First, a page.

Flashback Friday: Operation Homecoming Brought POWs Home in 1973

April 13, 2018 12:47 PM

It was Friday, April 13, 1973 when the Minnesota Twins played their home opener against Oakland.

The Twins won 8-4 before a crowd of 13,040 at a blustery Met Stadium in Bloomington. But the biggest stars on the field that day weren't Tony Oliva or Harmon Killebrew, who each had RBIs.

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Nor even Larry Hisle, who went 2-for-3 with a home run, or winning pitcher Jim Kaat.

Rather, it was a group of recently-released prisoners of war from Minnesota who were honored before the game with 1973 Major League Baseball passes, autographed baseballs and blue gloves.

"No matter what happens in the game today, the real heroes won't emerge from the game," Minnesota sportscasting icon Halsey Hall told the crowd, according to an article in the next day's Minneapolis Tribune.

"They're right here."

The men were among the almost 600 POWs who had been held by North Vietnam and were released as part of "Operation Homecoming," which followed the signing of the Paris Peace Accords in January of that year.

Their releases occurred throughout the first few months of 1973. They included POWs with Minnesota ties like Leo K. Thorsness, a Congressional Medal of Honor winner who was awarded the nation's highest military honor after being shot down and spending six years in captivity.

Thorsness, a native of Walnut Grove who shared a cell with Senator John McCain at the infamous "Hanoi Hilton," died last year.

RELATED: Medal of Honor Recipient, Minnesota Native Dies at 85

And there was Roger Ingvalson, a Silver Star winner whose first wife Jacqueline died while he was in captivity.

He spoke of the important role faith played in getting through his experience when he and his son Craig, who had been cared for by relatives after his mother's death, returned to his native Blooming Prairie in April of 1973.

"For several months I was in solitary confinement and the Vietnamese thought I was alone, but they were wrong," he told the big crowd that gathered to welcome him back, according to a story in the Minneapolis Tribune.

"I had God with me every minute." 

After moving to Tennessee and remarrying, Ingvalson - who also was held at the "Hanoi Hilton" - would go on to found Chattanooga Prison Ministries, which was later renamed Prison Prevention Ministries and still exists today.

He died in 2011.

"At the beginning, I think it logically connected to the fact that he had been in a prison himself and had that experience," said Craig, who spent the school year with his mother's family in Maine and summers with his father's family in Minnesota while his Dad remained in captivity.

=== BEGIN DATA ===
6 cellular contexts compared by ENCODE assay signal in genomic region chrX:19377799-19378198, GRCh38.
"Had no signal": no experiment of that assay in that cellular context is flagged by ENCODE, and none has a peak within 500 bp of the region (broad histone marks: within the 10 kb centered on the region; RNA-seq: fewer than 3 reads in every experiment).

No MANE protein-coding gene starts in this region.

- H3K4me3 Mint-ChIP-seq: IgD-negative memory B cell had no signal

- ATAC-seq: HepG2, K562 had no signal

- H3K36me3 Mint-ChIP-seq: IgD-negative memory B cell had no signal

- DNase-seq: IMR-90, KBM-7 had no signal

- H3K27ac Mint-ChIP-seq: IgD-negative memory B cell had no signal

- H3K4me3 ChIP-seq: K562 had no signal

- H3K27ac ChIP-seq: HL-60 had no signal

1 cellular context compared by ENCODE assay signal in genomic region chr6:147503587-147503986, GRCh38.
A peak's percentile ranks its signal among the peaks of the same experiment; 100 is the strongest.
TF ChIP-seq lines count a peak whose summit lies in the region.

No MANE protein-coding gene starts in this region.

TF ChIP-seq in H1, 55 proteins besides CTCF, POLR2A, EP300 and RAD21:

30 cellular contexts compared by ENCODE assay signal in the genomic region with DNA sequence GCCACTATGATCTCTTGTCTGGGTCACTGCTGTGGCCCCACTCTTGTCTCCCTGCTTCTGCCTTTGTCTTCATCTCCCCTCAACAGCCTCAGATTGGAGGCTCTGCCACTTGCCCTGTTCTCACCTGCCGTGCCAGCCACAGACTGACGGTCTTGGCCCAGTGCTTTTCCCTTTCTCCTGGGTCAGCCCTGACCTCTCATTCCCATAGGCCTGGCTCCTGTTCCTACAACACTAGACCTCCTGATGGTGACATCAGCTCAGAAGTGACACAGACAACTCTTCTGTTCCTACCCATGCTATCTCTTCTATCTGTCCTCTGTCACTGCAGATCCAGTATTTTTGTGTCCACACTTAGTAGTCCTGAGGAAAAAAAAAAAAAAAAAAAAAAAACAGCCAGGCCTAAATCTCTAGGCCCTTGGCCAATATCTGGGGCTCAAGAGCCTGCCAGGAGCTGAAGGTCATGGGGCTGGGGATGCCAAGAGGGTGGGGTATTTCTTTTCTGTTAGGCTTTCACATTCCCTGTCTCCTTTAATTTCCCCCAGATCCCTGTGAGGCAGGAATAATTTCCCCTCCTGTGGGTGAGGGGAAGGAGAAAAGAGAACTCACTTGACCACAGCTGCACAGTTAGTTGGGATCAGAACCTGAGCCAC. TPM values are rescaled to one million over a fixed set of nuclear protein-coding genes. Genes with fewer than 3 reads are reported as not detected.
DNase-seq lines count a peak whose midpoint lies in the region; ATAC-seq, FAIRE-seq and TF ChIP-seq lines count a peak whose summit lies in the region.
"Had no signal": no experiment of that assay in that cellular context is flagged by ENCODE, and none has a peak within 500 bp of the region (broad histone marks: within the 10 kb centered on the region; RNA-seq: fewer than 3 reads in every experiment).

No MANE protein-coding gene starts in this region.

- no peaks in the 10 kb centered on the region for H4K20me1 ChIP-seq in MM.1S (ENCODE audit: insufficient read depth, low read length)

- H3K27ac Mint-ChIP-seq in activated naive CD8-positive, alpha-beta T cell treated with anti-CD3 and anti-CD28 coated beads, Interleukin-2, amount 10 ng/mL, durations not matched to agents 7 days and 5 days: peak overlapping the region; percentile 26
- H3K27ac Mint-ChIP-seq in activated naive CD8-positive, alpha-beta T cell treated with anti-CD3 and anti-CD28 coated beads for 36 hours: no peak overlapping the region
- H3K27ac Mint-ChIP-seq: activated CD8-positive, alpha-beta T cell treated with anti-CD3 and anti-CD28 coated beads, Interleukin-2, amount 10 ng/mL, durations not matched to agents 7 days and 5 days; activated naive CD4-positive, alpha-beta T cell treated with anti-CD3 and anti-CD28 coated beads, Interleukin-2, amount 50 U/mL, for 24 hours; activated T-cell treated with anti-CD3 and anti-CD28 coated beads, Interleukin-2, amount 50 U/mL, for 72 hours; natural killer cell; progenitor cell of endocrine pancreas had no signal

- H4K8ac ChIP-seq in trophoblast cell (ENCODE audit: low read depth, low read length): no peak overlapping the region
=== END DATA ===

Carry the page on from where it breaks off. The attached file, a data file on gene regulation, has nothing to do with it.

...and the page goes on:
"But where it went pretty quickly was to a ministry for people who were in a bad place, whether it was entirely their own fault or not. He knew that comfort comes from a spiritual base."

Then there was the group honored at Met Stadium that April.

Selected to throw out the first pitch was Minneapolis native Richard Bolstad, a veteran of both the U.S. Marine Corps and Air Force.

After serving in the Marines during the Korean War, Bolstad received an honorable discharge in April of 1953 before enlisting in the Air Force later that year.

According to various online biographies, he was shot down over North Vietnam in November of 1965 and spent 2,656 days in captivity - including at the "Hanoi Hilton" - before his release in February of 1973.

"We were all excited to have him back home safely," Don Bolstad said of his brother, who died in 2014.

"He was alive and well. He'd lost a lot of weight. But mentally, he was OK. He really just wanted to move on."

That was not an uncommon approach among returning POWs.

"He talked about his experience to me," Craig Ingvalson said of his father. "But it didn't go any further than that. I think he knew that the exposing and retelling of the pain didn't serve any positive purpose for those involved."

Instead they moved forward.

Upon his return, Bolstad married his wife Helen, to whom he'd become engaged while on leave in 1965.

"I hadn't really given up hope that she'd be waiting," Bolstad told the Tribune in March of 1973 while on a return visit to Minneapolis. "But I didn't expect her to be."

Bolstad too was awarded the Silver Star for bravery during his time in captivity.

And his brother said it was especially appropriate he was among those honored by the Twins that April day in 1973.

"He was very athletic himself," Don Bolstad said. "He participated in a lot of different sports. In fact, if he had pursued it, I think he felt like he might have been able to play Major League Baseball."

Credits

Frank Rajkowski

Copyright 2018 - KSTP-TV, LLC A Hubbard Broadcasting Company

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